Aquaponics Edible Fish

The variety of aquaponic edible aquaponics fish is quite good, but depends largely on local laws, climate, species availability, the species needs, habitat, and ease of breeding if that is a goal, etc.
Share on facebook
Share on twitter
Share on linkedin
Share on pinterest
Share on whatsapp

The variety of aquaponic edible aquaponics fish is quite good, but depends largely on local laws, climate, species availability, the species needs, habitat, and ease of breeding if that is a goal, etc.

If you’re looking to grow fish you can consume, the best choices in edible aquaponic fish include those that are the most popular and the less popular. Each of these species has its pros and cons.

Edible fish

Aquaponics edible fish cover a wide variety of species. The key is to breed or grow fish that are pleasant to the taste or at least fairly neutral. The latter can be prepared in ways that encourage people who do not enjoy a “fishy” taste to eat them.

A question people new to backyard aquaponics or those who wish to practice commercial aquaponics is which species of aquaponic edible fish to stock. There are several factors that can influence this decision.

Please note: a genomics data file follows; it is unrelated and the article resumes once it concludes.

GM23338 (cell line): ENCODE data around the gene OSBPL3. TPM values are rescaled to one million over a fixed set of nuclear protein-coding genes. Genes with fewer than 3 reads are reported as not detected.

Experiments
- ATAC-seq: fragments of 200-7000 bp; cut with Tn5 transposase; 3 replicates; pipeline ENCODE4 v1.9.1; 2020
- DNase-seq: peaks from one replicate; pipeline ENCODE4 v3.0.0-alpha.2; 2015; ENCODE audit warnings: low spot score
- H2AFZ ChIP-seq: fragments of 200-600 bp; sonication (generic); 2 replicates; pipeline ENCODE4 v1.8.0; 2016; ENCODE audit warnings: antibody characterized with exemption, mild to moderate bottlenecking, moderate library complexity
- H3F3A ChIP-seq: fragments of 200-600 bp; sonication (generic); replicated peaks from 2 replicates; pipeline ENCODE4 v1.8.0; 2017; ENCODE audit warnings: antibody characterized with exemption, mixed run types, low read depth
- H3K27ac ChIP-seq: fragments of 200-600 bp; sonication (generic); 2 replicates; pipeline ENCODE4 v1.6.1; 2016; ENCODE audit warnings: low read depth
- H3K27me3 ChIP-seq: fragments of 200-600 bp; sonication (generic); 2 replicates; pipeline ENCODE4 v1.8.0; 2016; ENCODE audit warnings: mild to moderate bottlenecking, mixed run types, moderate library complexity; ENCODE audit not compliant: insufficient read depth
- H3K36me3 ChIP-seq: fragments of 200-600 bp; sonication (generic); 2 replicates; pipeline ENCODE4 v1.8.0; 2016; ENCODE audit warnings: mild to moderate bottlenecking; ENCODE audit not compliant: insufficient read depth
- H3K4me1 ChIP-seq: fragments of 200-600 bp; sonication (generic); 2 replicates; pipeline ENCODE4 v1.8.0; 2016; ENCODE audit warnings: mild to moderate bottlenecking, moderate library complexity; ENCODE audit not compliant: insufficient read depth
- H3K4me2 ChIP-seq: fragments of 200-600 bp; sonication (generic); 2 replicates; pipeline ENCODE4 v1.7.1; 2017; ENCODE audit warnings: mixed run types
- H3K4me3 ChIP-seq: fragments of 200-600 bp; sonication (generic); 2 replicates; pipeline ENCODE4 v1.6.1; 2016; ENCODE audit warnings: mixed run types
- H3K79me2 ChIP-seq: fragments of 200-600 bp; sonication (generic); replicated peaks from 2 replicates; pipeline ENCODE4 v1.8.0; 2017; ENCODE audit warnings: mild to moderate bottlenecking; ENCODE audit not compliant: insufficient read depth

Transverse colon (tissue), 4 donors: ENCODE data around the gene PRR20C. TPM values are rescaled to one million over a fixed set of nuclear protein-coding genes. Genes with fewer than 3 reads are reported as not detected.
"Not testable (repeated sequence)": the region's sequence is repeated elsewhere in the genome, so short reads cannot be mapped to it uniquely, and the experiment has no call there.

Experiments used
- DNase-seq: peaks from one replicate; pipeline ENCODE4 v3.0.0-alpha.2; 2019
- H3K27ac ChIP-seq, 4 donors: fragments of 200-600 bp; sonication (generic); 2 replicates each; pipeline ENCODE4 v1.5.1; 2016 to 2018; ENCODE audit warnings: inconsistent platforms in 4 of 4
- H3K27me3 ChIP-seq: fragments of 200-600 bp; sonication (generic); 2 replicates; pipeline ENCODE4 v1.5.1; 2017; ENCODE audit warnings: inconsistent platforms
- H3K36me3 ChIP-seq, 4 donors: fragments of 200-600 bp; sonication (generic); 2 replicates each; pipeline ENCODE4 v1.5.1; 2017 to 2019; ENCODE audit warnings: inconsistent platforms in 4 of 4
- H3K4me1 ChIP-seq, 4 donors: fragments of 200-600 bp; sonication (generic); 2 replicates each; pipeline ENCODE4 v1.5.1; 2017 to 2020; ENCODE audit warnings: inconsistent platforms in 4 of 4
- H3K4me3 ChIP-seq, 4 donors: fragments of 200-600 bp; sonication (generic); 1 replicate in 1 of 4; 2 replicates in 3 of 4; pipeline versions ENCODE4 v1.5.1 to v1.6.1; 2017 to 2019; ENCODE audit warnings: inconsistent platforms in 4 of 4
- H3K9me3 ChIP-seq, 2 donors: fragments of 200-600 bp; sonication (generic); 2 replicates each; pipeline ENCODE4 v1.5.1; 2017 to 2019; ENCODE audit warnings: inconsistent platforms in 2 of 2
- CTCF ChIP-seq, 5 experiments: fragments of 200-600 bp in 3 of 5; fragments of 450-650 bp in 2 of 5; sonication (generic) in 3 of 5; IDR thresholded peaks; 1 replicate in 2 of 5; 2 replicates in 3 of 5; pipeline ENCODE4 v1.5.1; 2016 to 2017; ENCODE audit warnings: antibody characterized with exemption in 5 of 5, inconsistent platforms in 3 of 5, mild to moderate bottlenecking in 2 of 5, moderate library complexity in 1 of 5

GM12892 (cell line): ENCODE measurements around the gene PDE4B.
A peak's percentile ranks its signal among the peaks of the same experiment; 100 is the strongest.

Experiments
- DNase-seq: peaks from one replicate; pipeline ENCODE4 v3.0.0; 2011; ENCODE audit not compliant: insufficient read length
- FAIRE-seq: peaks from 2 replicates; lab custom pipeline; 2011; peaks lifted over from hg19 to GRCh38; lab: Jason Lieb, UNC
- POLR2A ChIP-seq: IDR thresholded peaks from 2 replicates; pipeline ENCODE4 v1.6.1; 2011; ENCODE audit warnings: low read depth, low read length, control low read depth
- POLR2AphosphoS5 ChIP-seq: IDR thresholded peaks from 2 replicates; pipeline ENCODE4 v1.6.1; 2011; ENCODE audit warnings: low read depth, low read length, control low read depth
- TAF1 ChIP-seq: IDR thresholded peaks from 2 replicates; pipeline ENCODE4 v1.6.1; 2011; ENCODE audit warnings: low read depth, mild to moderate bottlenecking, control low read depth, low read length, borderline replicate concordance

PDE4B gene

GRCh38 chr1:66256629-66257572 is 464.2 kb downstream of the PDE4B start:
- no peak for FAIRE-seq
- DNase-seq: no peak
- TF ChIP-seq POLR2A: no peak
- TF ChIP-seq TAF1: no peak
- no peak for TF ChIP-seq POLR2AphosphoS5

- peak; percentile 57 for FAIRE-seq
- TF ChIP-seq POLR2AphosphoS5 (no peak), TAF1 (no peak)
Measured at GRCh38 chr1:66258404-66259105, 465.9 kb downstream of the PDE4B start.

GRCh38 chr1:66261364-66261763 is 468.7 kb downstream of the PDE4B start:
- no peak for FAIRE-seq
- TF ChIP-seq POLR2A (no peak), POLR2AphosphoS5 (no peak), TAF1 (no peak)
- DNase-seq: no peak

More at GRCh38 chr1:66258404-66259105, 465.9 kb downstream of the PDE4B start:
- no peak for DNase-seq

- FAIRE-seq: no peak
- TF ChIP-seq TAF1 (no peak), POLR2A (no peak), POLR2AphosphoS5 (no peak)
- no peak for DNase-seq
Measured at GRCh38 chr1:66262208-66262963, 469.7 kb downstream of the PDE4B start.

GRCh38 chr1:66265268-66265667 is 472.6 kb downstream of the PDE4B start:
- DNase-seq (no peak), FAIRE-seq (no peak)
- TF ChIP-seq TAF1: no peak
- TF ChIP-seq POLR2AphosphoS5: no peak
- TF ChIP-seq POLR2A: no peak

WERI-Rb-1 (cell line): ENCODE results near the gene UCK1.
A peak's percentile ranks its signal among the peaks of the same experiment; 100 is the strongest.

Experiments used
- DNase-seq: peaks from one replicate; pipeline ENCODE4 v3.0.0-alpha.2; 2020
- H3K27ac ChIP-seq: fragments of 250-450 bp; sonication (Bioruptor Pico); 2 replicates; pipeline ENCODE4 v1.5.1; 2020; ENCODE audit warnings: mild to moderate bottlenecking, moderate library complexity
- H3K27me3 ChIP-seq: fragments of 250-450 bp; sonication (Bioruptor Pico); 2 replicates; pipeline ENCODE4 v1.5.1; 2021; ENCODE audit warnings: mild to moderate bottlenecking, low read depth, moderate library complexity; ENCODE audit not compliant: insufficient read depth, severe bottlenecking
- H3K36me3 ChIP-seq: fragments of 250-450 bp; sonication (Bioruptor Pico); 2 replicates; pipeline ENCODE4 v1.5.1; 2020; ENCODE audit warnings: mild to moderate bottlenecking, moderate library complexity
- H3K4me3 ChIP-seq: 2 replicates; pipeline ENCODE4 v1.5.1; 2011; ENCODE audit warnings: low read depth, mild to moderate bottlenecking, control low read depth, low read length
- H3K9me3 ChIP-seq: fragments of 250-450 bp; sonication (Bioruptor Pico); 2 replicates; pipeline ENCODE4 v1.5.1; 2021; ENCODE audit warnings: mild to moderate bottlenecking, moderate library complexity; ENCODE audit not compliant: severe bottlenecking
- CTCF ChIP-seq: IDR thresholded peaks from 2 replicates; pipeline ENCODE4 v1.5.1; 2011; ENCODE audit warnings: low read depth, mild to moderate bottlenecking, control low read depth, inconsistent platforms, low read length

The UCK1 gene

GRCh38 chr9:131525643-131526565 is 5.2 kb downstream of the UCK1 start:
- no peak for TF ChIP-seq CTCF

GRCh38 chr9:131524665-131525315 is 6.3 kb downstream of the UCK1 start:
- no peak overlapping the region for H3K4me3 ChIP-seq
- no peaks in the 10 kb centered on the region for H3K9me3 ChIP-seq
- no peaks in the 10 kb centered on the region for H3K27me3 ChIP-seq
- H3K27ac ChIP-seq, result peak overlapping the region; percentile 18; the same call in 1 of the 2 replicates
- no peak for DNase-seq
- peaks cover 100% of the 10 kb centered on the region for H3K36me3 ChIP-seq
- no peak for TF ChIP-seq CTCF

For home aquaponics systems the species chosen are the ones that the aquaponist will at least enjoy either watching, like koi or consuming. Should the choice be made to make a profit out of either via an aquaponics business, several other matters come into play.

Here are some thoughts…

Since we are now discussing edible commercial aquaponic fish, we must look to the species most easily acquired, legal to stock, fairly hardy, and adaptable. They must not be too fussy about their diet; they should be fast-growing and easily harvested. They must also be resistant to disease and parasites. Finally, and most importantly, they must be profitable! This is mostly determined by all the previous factors to this one.

A sizeable commercial production unit is necessary since fish grow far slower than plants, and also because several of the species are cannibalistic. This necessitates the acquisition of good quality feed and often the removal of fingerlings by placing them in separate holding tanks.

 

More articles